Friday, April 2, 2010

The Intersection of Filmmaking and Video Games: Part II

Back in January I posted a brief historical examination of the relationship between film and video game production. This post illustrated the film industry's early (unsuccessful) forays into the field. These attempts failed many because production companies underestimated the ontological differences between the two forms, such as narrative structure and interactivity; a good film concept, in other words, does not translate directly into a good game. Furthermore, film companies underestimated the intense amount of time and resources required to create a successful gaming experience.

So have film companies learned from their past experiences? Have major studios improved on their work? And, more importantly for our readers, is there a place within video game production for the indie filmmaker?

The Current State of Things
Hollywood seems to be wiser and more cautious this time around. Many of today's producers have grown up playing video games, and thus have a better understanding of the difference between film and video game structures. Producers who (like Jerry Bruckheimer) admit they don't know much about gaming have been wise enough to seek outside help. In an article in the Los Angeles Times last year, Gore Verbinski (director of the "Pirates of the Caribbean" franchise) was wise enough to remark: "Hollywood made a mistake to think it can enter the video game space and somehow provide better storytelling. Not only is that arrogant, but it hasn't worked."

Despite this new understanding of video games, film-based video games can still strike out with fans. The 2005 theatrical release of Batman Begins was preempted by the release of a multi-platform video game. While the film was a blockbuster, the video game received generally poor reviews. The game's narrative was pulled directly from the film, and feature the voices and likenesses of the film's stars. Unfortunately, as a reviewer on noted, the games similarity to the film is laudable but :the gameplay feels too much like a mishmash of several other well-known gaming franchises and ends up overly simplistic." In other words, the game looked like the movie--but wasn't nearly as entertaining.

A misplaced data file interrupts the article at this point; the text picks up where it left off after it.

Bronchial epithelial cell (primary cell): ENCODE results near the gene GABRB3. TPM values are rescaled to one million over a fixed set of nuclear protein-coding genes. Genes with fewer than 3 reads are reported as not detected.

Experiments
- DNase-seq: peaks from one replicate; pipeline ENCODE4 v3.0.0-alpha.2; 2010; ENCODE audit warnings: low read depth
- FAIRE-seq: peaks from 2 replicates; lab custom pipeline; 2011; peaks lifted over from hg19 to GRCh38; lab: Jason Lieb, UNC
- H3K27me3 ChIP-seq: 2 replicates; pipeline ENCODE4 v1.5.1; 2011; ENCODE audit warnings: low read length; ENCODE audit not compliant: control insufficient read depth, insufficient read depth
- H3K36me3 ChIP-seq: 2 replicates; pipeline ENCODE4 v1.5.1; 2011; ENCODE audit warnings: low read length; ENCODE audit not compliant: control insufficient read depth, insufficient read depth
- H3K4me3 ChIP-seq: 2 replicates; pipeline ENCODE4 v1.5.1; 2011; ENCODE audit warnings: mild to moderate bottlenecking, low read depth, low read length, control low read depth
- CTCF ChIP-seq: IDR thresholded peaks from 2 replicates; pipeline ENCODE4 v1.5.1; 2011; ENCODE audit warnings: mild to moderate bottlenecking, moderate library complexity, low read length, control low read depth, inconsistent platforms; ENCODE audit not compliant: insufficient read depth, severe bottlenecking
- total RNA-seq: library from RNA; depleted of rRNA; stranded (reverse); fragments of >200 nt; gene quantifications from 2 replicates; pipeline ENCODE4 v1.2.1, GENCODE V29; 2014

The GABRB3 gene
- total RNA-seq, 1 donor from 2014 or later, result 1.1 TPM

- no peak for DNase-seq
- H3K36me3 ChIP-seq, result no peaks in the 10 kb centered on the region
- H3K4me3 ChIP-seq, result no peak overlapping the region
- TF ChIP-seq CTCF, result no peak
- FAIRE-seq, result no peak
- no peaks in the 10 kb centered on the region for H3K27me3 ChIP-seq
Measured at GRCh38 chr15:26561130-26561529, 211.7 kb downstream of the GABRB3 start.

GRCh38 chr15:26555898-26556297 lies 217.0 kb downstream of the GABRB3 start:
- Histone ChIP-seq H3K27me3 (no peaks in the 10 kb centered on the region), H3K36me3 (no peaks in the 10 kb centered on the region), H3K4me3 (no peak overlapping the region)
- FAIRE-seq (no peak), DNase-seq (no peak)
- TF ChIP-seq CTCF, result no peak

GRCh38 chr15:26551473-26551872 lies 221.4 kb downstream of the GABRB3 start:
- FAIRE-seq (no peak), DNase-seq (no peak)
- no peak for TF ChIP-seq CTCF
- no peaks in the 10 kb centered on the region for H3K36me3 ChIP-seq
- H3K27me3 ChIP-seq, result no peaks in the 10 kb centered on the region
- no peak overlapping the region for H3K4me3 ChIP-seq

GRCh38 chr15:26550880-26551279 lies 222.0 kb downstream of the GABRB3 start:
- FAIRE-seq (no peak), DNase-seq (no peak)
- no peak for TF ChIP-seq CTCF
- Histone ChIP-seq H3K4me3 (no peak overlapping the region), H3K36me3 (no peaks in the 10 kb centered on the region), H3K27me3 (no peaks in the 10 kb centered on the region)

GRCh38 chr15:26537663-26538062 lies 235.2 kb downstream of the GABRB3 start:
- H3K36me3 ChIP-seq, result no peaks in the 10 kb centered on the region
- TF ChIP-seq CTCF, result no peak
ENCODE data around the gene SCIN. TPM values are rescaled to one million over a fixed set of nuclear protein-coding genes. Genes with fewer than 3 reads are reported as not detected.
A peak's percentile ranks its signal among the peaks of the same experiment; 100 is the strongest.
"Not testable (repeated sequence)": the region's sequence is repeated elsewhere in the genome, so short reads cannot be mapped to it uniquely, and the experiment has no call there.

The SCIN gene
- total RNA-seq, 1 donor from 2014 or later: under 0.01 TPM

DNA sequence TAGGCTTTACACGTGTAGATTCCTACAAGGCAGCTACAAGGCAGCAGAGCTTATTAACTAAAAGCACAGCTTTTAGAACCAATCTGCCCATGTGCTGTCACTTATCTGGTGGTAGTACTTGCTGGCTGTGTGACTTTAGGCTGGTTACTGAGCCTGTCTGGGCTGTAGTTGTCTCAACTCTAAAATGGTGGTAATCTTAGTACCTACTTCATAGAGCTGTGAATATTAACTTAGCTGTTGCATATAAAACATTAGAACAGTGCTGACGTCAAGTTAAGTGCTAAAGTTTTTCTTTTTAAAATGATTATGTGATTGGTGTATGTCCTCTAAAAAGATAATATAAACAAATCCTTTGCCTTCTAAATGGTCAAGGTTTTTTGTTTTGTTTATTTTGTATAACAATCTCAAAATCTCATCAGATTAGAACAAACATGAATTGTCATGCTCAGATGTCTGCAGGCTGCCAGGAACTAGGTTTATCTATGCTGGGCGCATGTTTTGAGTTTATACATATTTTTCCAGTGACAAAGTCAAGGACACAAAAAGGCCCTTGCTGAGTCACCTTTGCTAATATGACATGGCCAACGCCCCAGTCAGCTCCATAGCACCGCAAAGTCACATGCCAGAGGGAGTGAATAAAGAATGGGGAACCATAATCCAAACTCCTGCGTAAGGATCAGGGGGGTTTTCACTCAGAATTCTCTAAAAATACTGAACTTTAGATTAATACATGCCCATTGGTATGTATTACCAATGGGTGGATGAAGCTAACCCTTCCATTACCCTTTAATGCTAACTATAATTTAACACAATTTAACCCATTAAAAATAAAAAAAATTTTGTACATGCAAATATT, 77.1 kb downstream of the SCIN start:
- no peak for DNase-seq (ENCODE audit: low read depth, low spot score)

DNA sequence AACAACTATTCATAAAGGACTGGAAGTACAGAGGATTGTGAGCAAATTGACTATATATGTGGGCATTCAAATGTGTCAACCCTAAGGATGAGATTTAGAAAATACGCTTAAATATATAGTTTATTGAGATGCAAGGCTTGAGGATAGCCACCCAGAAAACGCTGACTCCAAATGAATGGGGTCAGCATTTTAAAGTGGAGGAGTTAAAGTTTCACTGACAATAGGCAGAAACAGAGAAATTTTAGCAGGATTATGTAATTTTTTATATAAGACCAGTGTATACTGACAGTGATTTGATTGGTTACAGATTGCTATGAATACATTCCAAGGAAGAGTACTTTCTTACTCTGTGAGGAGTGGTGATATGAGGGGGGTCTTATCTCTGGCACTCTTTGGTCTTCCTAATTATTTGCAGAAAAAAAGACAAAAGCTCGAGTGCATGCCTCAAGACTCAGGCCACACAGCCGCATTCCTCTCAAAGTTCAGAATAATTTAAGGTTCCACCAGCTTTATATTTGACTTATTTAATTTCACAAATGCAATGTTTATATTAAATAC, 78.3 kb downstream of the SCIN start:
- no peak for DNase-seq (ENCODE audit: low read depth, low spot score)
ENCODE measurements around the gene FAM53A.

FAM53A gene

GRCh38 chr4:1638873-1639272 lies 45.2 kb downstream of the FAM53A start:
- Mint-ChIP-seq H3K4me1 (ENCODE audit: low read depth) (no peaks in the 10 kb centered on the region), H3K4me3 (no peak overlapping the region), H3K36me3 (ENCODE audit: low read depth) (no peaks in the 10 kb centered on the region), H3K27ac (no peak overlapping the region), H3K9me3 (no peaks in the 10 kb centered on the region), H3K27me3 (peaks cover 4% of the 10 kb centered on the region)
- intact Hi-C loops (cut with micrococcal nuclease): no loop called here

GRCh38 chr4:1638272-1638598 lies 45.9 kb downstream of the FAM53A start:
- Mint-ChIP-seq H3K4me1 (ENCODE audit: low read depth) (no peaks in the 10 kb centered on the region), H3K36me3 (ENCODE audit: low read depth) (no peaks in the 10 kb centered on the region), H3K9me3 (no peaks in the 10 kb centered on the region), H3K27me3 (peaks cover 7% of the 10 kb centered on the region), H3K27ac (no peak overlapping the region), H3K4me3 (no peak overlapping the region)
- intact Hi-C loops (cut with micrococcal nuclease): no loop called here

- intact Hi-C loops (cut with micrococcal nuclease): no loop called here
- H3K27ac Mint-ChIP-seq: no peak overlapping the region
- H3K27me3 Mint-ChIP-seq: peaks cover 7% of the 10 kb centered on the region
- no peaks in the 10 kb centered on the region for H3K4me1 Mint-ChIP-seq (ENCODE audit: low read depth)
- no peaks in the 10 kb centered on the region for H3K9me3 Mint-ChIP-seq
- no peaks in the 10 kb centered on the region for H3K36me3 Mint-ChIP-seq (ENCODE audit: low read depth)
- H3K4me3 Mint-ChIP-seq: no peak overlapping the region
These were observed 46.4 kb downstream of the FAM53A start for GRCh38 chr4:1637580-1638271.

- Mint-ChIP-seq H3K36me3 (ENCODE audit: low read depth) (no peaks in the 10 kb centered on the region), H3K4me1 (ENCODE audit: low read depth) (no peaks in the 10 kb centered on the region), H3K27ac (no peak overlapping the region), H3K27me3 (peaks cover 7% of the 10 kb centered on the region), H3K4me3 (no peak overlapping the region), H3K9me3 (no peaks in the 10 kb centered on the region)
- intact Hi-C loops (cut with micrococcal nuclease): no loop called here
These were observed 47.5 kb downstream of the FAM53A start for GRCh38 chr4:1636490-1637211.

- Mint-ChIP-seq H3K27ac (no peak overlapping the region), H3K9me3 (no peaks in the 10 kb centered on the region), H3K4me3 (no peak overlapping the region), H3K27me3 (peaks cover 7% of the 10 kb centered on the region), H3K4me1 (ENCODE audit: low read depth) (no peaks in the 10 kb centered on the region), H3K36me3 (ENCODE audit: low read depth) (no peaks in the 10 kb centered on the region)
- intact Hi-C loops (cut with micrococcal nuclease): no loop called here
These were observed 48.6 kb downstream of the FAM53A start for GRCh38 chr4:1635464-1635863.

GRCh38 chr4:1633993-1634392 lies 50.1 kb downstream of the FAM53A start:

What About the Indies?
"The rise of the Web and digital downloads, both on PC and console, has unlocked a hive of creativity from independent game creators - leading to innovation in a multitude of game genres, the revitalization of classic game styles and the creation of entirely new blends of art and playability.", "The Indie Game Movement"
Today's indie video gamers represent the vanguard--experimenting with new and forgotten video game genres and styles. They are able to do this because "Over the last couple of years, the cost of developing games with lush graphics and soundtracks has plummeted—and since the major gaming consoles are all connected to the Internet, distribution and advertising expenses are nearly nonexistent." Indie games are the new visual frontier, and its cheaper than ever to break into it.

What About Support? hosts the Independent Games Festival, the "Sundance for independent game developers," which seeks to encourage gaming innovation through a series of panels, festival prizes, and exhibitions. The site is also a great resource for newbies to the field seeking knowledge on the history of indie gaming. For the latest news you can check out their weblog here. If you're looking to fund your own indie you should also check out this article featured on arstechnica.

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